STATE HOUSE, BOSTON, OCT. 1, 2014…..Reacting to a widely scorned Boston Herald editorial cartoon that the newspaper has said was not intentionally racist, Gov. Deval Patrick on Wednesday called it “stupid” and said he hoped for greater sensitivity.
“I don’t need to pile on. I found the cartoon offensive. I think most people did. It was stupid,” Patrick said, chuckling. “I think even the Herald sees that.”
Patrick has regularly been roasted in the tabloid’s pages. Asked about Wednesday’s cartoon on his way to a Hispanic Heritage Month celebration he said, “Frankly my expectations are not very high. It was stupid.”
The cartoon plays off recent revelations of Secret Service security lapses that could have placed President Barack Obama and his family in harm’s way. Intruder Omar Gonzalez reportedly made it deeper into the White House than previously acknowledged, entering the East Room before he was tackled and apprehended.
The cartoon featured a caricature of Obama brushing his teeth, while a white man caricature scrubbing himself in the bath tub asks, “Have you tried the new watermelon flavored toothpaste?” above a caption that reads, “White House invader got farther than originally thought.”
Watermelons have long been a trope of racist depictions of African Americans.
Boston Herald cartoonist Jerry Holbert appeared on the newspaper’s radio station Wednesday morning to apologize, explain why he used watermelon in the cartoon and dispute the suggestion that he intended racist connotations.
“Naive, stupid, those kinds of things I understand, but racist I’m definitely not,” said Holbert.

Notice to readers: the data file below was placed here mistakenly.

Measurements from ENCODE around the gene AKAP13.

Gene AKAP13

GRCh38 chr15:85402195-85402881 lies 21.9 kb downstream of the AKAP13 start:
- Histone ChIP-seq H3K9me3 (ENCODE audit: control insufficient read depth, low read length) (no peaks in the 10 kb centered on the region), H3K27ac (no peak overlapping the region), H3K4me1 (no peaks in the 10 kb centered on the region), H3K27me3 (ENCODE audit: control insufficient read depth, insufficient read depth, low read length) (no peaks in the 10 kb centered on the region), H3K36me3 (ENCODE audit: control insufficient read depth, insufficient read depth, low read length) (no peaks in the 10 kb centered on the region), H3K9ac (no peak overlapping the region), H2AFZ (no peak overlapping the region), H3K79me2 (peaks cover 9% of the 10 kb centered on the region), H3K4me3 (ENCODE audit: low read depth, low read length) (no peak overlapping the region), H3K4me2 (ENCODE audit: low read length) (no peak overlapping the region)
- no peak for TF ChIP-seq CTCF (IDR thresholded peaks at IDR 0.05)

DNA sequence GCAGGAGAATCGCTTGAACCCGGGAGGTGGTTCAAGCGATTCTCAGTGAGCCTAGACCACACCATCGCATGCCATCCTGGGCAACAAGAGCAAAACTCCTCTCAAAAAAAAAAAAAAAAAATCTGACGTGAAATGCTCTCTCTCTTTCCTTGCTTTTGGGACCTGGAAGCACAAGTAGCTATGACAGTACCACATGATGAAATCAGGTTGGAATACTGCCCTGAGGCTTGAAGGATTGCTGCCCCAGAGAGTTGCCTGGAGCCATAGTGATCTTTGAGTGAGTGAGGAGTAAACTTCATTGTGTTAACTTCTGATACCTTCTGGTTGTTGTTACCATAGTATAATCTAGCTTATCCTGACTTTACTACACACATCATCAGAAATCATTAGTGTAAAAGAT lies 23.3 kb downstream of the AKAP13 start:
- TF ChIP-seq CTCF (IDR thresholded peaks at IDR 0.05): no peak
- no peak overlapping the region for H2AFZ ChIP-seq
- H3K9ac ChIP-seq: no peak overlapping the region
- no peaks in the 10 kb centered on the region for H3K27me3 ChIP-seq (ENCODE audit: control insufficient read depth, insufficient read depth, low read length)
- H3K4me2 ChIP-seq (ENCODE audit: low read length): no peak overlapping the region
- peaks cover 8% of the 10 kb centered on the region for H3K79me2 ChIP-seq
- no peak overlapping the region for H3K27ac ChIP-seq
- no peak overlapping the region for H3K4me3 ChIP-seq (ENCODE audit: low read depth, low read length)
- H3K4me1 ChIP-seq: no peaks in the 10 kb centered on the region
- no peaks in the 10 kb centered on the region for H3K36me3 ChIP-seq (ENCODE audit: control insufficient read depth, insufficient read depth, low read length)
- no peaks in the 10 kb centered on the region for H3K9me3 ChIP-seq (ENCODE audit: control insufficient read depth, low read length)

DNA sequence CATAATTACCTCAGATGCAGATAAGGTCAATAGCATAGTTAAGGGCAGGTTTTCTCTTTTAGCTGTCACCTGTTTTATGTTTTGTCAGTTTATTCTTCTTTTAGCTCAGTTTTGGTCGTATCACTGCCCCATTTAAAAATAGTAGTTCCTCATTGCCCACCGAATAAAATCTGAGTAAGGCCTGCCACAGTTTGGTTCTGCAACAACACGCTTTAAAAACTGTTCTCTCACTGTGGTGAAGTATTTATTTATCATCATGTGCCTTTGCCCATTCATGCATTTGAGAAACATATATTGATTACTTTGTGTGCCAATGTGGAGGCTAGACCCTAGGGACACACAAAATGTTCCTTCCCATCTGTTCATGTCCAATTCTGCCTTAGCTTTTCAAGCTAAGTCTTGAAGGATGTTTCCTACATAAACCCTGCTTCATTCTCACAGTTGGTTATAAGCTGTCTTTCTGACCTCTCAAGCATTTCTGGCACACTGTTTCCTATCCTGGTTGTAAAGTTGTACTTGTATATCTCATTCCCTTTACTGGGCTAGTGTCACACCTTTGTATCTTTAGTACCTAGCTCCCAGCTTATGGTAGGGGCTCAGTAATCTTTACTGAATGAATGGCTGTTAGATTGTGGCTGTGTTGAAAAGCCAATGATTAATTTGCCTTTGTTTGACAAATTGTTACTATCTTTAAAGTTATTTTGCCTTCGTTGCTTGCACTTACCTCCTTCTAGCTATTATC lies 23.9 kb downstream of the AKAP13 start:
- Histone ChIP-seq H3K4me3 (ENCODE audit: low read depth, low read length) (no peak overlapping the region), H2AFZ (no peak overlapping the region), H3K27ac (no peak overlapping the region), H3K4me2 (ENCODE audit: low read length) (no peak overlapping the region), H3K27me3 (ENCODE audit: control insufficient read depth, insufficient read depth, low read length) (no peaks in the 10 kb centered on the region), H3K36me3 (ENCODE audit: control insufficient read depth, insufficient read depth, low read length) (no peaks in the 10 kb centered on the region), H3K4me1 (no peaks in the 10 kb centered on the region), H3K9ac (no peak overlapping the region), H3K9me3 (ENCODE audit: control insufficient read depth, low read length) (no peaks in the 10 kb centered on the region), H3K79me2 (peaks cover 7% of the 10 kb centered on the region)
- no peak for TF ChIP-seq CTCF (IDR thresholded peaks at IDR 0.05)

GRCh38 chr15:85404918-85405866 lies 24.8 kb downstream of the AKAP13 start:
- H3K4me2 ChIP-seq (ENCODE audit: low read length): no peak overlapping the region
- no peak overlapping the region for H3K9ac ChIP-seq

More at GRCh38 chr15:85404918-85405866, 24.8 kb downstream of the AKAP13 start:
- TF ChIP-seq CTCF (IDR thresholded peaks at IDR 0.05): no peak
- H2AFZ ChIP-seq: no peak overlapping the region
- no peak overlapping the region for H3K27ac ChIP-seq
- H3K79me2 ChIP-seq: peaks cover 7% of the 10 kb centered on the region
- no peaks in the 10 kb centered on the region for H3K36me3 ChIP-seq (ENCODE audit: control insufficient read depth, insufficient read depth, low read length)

Holbert said a syndicate that distributes his cartoons convinced him to change the flavor to raspberry, but he did not call the Herald to alert them they should use a less racially charged flavor.
“I thought I needed something different than spearmint or peppermint,” Holbert said, claiming he at first “didn’t even understand” why the syndicate wanted the change. He said, “I didn’t think people thought like this anymore. I didn’t think of it at all when I did the cartoon. I mean I was completely innocent. I’m just thinking about the flavors. Watermelon’s a big flavor right now.”
Obama is the nation’s first black president, and Patrick, a friend of Obama’s, is the state’s first black governor. En route to Wednesday’s event, Patrick spoke to reporters in Nurses Hall, which has several commemorations for sacrifices made during the Civil War, when southern states took up arms to defend their system of enslaving black people.
Racial divisions have hardly faded from front pages. Over the summer, major television networks sent reporters to cover protests and riots in Ferguson, Missouri, where residents were outraged about a white police officer shooting and killing 18-year-old Mike Brown, who was black.
“I don’t know anything about the cartoonist. And I hope there comes a day when we can expect a different kind of sensitivity than we saw in this cartoon. I want to believe that the cartoonist’s explanation was as innocent, and that the apology from the editors was genuine,” Patrick said. He said, “My wife has a great expression. She calls it the indignity du jour.”
A Herald article about the Holbert’s apology on Wednesday afternoon included the following apology from the newspaper: “As Jerry Holbert discussed on Boston Herald Radio this morning, his cartoon satirizing the U.S. Secret Service breach at the White House has offended some people and to them we apologize. His choice of imagery was absolutely not meant to be hurtful. We stand by Jerry, who is a veteran cartoonist with the utmost integrity.”
Copyright 2014 State House News Service